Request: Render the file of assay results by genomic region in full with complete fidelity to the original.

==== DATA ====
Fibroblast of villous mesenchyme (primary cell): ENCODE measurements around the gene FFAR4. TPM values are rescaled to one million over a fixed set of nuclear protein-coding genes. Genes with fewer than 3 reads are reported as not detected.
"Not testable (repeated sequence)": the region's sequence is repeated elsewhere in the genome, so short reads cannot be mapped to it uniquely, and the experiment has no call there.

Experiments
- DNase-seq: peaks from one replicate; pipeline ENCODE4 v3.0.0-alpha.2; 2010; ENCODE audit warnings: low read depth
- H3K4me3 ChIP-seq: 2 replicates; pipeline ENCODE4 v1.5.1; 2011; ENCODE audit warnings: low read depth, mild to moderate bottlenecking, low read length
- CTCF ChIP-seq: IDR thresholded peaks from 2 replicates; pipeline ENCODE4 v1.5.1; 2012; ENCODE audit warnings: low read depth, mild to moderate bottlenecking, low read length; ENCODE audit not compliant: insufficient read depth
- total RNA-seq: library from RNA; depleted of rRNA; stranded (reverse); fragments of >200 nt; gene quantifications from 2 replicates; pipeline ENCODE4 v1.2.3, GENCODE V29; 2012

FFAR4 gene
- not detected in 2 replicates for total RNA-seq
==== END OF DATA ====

Fibroblast of villous mesenchyme (primary cell): ENCODE measurements around the gene FFAR4. TPM values are rescaled to one million over a fixed set of nuclear protein-coding genes. Genes with fewer than 3 reads are reported as not detected.
"Not testable (repeated sequence)": the region's sequence is repeated elsewhere in the genome, so short reads cannot be mapped to it uniquely, and the experiment has no call there.

Experiments
- DNase-seq: peaks from one replicate; pipeline ENCODE4 v3.0.0-alpha.2; 2010; ENCODE audit warnings: low read depth
- H3K4me3 ChIP-seq: 2 replicates; pipeline ENCODE4 v1.5.1; 2011; ENCODE audit warnings: low read depth, mild to moderate bottlenecking, low read length
- CTCF ChIP-seq: IDR thresholded peaks from 2 replicates; pipeline ENCODE4 v1.5.1; 2012; ENCODE audit warnings: low read depth, mild to moderate bottlenecking, low read length; ENCODE audit not compliant: insufficient read depth
- total RNA-seq: library from RNA; depleted of rRNA; stranded (reverse); fragments of >200 nt; gene quantifications from 2 replicates; pipeline ENCODE4 v1.2.3, GENCODE V29; 2012

FFAR4 gene
- not detected in 2 replicates for total RNA-seq